On the town square in Kinsman, Ohio, you’ll find a bank, a veteran’s memorial, and a used bookstore with an owner who will unhesitatingly volunteer the assertion that Yoda was born here.
And he’s right — from (yes, you know what’s coming next) a certain point of view.
Because rural Kinsman — which is almost 19 miles from the nearest Interstate and surrounded by the expansive fields and woods of the state’s northeast corner — boasts ties to a pair of science fiction legends as well as the classic middle chapter of the original Star Wars trilogy.
The Empire Strikes Back has always been special to me not just as a movie, but for the memories and feelings it sparks. I have never experienced anticipation for a movie the way I did when I was nine years old, waiting for the sequel (Sequel? I don’t even think I knew the word existed. All I knew was “MOAR STAR WARS!”) to the Greatest Movie I’d Ever Seen. It was a time of teaser articles in National Geographic magazine and of getting a thrill just seeing that amazingly cool new Empire movie logo, and it ruled.
Which is partly why I love the back side of Ohio Historical Marker 10-78:
“Two of Leigh’s popular movie scripts were Rio Bravo and Star Wars II.”
You so rarely hear Empire referred to that way, and I love it.
A bit of background: Edmond Hamilton was a prolific and hugely influential early science fiction writer, and one of the pioneers of space opera, a sub-genre which eventually included Star Wars. In 1946, he married another successful and ambitious science fiction author, Leigh Brackett, and they moved to Kinsman. Both continued to write for several more decades.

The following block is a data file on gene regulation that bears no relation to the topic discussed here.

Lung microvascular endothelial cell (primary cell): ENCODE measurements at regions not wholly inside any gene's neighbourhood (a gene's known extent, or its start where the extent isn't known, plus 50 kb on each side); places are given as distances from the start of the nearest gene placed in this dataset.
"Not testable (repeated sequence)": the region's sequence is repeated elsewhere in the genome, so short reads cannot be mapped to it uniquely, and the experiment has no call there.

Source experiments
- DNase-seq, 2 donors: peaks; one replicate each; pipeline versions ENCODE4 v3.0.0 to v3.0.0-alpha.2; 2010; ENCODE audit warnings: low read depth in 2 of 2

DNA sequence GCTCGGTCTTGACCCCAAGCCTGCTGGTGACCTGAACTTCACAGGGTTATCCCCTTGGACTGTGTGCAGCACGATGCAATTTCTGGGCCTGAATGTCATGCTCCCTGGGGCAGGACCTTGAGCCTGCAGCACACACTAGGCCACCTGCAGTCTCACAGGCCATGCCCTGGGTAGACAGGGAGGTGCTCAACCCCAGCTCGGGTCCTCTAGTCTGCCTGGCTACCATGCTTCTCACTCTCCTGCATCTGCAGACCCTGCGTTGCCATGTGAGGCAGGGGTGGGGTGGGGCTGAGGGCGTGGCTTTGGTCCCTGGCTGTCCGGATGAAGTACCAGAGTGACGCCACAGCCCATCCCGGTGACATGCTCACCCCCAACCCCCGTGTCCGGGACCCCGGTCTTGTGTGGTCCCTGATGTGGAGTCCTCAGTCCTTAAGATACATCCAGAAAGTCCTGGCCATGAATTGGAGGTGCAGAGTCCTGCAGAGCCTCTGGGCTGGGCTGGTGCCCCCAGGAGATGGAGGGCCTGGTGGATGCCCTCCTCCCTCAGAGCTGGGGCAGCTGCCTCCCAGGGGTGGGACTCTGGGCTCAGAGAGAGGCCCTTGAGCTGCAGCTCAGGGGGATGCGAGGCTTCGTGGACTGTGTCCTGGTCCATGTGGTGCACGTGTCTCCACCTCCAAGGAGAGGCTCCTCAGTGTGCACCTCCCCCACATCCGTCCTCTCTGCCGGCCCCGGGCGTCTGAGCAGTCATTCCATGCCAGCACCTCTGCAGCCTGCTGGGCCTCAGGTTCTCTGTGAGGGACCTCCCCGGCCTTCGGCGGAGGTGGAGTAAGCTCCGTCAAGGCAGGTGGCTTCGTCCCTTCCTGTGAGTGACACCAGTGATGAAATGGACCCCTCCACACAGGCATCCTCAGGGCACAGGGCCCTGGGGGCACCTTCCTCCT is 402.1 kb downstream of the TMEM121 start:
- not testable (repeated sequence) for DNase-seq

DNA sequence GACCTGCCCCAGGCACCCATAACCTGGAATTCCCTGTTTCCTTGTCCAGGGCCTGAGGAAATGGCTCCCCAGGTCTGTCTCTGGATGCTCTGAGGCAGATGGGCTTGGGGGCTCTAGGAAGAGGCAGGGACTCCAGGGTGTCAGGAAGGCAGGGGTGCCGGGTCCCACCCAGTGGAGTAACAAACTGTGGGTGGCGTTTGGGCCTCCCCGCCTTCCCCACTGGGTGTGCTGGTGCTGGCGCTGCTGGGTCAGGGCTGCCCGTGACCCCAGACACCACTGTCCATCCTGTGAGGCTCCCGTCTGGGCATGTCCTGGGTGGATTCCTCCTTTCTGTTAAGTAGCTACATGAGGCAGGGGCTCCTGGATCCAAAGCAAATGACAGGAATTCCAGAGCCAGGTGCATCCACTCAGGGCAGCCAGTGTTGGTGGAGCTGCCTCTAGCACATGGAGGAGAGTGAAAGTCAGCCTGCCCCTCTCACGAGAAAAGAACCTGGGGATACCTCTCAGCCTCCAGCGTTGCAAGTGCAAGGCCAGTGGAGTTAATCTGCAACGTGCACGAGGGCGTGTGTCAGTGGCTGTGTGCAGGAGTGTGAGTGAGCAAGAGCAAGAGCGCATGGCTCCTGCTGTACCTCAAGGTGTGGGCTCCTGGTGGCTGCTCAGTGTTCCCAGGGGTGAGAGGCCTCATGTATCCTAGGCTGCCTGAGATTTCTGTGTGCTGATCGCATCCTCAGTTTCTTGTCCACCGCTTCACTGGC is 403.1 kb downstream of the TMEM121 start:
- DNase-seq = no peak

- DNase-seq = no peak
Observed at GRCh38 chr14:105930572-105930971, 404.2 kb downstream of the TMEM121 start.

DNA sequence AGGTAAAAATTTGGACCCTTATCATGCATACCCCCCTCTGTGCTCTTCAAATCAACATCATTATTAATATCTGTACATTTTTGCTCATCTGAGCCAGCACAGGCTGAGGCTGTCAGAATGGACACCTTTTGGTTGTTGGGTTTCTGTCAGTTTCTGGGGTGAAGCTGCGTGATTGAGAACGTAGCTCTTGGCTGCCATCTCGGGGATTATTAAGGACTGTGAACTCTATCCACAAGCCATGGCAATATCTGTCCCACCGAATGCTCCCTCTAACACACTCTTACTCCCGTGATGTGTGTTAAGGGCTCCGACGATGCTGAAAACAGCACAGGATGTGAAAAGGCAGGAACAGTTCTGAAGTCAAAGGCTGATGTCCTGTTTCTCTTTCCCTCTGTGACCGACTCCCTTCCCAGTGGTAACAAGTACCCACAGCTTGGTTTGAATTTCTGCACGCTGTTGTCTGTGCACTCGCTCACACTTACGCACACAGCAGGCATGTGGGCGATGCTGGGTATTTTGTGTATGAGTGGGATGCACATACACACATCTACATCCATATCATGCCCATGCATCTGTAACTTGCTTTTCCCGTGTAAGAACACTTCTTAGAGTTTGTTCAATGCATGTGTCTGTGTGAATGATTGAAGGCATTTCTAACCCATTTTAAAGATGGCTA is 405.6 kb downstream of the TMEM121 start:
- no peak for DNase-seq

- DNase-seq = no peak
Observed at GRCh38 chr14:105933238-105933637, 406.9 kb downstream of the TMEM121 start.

Don Sutton, owner of the Book Den in Kinsman, is quick to note that Edmond and Leigh were his neighbors when he was a kid, and that his English teacher was Leigh’s sister-in-law. And he’s happy to show off a section of shelves dedicated to the pair. Backyard photos of Edmond and Leigh hang on handmade posterboard displays that detail their achievements and pen names. There are pulp book cover reproductions, pictures of the interior of their underground fallout shelter, and postcards bearing black-and-white snapshots of the authors with a friendly robot added to the background.
After the success of Star Wars, George Lucas asked Leigh to draft a screenplay for its follow-up, based on his own story outline. She provided her script shortly before her death from cancer in March of 1978. (She and Edmond, who passed away in 1977, are both buried in Kinsman.) Although the script went through major revisions before hitting the big screen — including the alteration of the diminutive Jedi Master’s name from Minch to Yoda — Leigh Brackett still received a screenwriting credit for her work, capping a long and distinguished career.
And providing an interesting link between a science fiction legend, the Star Wars saga, and a small, quiet town in Northeast Ohio.
John Booth is the author of the book “Collect All 21! Memoirs of a Star Wars Geek” and still has his first Kenner X-Wing — minus the canopy and two-and-a-half S-foils. He writes at johnbooth.wordpress.com and is on Twitter @JRBooth.